An award-winning "BPA-free" baby bottle contained the highest traces of the toxic chemical when Health Canada tested for leaching into water, according to newly released test results.As we've all heard umpteen times by now, there is evidence that exposure to bisphenol A (BPA) may cause health problems. In January 2009 the U.S. Food and Drug Administration (FDA) announced that Americans should avoid plastics with the chemical BPA. After that announcement we reviewed 12 BPA-free baby bottles.
But, Canada has been more proactive than the American government and has banned plastic baby bottles with BPA after concluding the chemical is toxic. Here in the U.S., several state governments are considering ways to restrict its use. Some major retailers also have pulled BPA-containing products from their shelves.
Below is an article showing that some of the bottles we reviewed that are labeled “BPA-free” actually have the chemical in the product! After reading of these studies we recommend just switching to glass baby bottles to be sure you are avoiding BPA. Why risk the health of your baby or charge?
OTTAWA — An award-winning "BPA-free" baby bottle contained the highest traces of the toxic chemical when Health Canada tested for leaching into water, according to newly released test results.
Dr. Brown's Natural Flow bottle, described as a product "parents can't live without" for the past five years by the influential magazine American Baby, showed trace amounts of 0.9 parts per billion in the water after 238 hours at 60 C.
Other "BPA-free" brands with detectable levels under these conditions, ranging from 0.002 to 0.025 part per billion, included Gerber, Medela, Whittlestone, Nuby and a house brand sold at a dollar store in Canada.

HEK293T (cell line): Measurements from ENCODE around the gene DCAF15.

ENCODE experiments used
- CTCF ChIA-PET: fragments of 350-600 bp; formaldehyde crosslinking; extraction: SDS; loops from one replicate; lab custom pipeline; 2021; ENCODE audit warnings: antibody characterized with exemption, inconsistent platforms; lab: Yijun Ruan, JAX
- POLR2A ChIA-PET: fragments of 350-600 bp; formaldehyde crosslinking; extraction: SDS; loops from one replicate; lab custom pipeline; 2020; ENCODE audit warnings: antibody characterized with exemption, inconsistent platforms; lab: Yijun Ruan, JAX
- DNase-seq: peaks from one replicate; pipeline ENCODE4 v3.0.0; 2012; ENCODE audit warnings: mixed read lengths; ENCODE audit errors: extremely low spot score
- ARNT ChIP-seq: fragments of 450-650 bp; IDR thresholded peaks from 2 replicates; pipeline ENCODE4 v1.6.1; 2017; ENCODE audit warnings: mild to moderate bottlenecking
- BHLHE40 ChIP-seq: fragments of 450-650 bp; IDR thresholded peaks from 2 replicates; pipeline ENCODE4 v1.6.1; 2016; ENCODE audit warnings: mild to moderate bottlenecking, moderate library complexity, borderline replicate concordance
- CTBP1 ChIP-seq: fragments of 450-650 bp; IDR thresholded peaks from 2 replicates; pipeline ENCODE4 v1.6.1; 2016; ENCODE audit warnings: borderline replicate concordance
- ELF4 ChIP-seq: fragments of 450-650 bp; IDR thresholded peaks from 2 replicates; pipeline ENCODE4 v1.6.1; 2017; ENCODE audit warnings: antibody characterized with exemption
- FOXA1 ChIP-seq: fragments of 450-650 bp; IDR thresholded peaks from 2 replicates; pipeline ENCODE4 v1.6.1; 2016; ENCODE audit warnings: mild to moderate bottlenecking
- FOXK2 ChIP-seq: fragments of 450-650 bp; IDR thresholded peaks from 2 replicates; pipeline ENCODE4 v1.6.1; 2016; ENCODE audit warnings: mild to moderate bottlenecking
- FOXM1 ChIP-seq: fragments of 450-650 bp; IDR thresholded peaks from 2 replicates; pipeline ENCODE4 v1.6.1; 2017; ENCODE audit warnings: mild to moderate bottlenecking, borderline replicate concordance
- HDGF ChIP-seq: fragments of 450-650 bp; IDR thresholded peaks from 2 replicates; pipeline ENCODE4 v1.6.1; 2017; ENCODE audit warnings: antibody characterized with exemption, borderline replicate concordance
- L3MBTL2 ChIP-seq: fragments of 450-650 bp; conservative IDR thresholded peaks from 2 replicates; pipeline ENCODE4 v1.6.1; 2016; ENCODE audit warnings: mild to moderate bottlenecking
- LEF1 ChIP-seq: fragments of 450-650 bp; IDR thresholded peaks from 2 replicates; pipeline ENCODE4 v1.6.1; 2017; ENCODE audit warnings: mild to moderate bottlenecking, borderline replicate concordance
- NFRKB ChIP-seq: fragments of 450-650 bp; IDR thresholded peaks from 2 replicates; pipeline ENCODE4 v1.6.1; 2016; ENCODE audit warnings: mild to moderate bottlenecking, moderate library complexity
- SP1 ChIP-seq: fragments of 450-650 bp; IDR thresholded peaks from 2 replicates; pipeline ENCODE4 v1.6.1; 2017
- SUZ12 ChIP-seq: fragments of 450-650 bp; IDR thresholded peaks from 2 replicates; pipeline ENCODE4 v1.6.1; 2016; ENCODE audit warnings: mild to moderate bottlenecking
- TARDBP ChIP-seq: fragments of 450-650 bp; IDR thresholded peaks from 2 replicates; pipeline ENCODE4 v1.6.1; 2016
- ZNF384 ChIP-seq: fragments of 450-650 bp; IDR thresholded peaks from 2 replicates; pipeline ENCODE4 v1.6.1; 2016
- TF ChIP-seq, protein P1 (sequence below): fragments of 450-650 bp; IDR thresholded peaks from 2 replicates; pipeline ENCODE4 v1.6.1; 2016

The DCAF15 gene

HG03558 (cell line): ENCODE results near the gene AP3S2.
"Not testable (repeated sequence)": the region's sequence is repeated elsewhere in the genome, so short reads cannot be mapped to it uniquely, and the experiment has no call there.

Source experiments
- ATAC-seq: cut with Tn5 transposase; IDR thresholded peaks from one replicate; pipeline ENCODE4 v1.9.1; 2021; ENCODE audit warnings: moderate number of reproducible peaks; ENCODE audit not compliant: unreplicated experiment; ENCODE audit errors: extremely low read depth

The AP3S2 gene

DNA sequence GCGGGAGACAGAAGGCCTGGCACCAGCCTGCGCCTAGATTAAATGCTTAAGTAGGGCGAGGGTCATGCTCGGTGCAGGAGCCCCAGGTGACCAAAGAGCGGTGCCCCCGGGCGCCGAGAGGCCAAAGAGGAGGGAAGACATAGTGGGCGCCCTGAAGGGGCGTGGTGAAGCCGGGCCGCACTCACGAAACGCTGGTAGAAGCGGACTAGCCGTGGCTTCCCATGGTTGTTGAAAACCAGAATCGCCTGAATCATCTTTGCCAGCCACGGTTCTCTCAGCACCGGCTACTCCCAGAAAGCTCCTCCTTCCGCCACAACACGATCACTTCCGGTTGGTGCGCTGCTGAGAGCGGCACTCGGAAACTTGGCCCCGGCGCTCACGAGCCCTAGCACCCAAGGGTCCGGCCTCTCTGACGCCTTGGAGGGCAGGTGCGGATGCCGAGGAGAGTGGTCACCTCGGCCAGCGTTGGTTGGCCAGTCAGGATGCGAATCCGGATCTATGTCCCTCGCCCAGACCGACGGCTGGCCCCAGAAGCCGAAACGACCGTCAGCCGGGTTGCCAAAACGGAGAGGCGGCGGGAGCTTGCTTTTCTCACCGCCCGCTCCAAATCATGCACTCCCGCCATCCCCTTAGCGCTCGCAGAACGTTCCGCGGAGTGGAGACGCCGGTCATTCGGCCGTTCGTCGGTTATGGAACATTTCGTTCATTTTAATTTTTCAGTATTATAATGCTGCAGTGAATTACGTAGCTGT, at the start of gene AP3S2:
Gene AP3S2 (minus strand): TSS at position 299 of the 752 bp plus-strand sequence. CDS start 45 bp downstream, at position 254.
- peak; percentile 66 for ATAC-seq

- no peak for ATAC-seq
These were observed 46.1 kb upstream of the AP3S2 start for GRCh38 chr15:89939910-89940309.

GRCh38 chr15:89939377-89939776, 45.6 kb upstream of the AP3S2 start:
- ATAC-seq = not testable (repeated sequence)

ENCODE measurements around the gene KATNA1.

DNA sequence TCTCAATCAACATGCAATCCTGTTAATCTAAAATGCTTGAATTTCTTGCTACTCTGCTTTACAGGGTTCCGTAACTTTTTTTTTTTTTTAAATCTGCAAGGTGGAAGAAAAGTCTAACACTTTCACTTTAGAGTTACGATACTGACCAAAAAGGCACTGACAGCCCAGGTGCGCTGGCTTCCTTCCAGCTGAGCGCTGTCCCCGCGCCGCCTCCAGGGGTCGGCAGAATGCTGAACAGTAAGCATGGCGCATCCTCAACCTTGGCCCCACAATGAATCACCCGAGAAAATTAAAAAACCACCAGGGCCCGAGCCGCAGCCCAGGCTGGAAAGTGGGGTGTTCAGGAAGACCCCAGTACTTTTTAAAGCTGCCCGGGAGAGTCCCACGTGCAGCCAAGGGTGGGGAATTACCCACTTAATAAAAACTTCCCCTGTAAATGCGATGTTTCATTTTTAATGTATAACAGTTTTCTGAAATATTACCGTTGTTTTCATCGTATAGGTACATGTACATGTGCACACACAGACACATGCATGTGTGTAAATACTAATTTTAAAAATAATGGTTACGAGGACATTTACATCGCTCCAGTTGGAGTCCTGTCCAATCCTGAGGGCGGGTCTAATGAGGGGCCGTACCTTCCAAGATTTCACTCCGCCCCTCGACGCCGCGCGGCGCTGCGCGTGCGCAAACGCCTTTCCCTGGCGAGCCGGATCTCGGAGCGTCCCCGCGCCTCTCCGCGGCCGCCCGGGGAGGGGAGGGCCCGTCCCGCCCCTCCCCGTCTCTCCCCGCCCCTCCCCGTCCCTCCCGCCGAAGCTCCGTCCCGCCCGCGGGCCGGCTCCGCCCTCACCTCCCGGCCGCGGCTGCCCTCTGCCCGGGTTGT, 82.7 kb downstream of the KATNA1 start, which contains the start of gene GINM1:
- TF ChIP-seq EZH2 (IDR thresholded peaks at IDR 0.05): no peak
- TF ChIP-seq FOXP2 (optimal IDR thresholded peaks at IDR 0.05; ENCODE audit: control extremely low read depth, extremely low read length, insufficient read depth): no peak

There were no detectable levels found in the BornFree and Thinkbaby bottles after 238 hours. The Green to Grow brand was not analyzed at the 238-hour mark after Health Canada found no detectable levels after 94 hours.
Thinkbaby bottles showed no detectable levels after two hours, 22 hours and 94 hours, while BornFree showed minute traces at the two-hour mark, but came up completely clean after that.
Health Canada did not include the Adiri Natural Nurser bottle — pitched to parents as "100 per cent BPA free" — in the water migration survey.
But in a second test using ten per cent ethanol, Health Canada found three bottles with detectable levels of the chemical in one of the four time-specified readings — Adiri, Dr. Brown and Whittlestone.
Health Canada released the detailed breakdown of the results after a barrage of criticism in the past week from consumer advocates and bottle manufacturers, demanding transparency and questioning the veracity of the test results. But the release has only raised more questions about the study.
The aim of the study, conducted last year after Health Canada announced an imminent ban on polycarbonate plastic baby bottles, was to compare the levels of BPA migrating from polycarbonate baby bottles to those made from substitutes, under real-life conditions used by parents.
The study found much higher readings of leaching among the polycarbonate bottles — reaching 59.92 part per billion after 238 hours.
By then, the market had already been flooded with "BPA-free" alternatives made of substitute plastics without any bisphenol A, which were pitched as an option for parents concerned about the health risks associated with the newly labelled toxin.
The test results surprised Health Canada scientists involved, according to records released to under the Access to Information Act.
"This bottle is labelled polypropylene, which should contain no BPA," the lead scientist wrote to a colleague, recommending another analysis be done to "verify the claim" and "check more samples."
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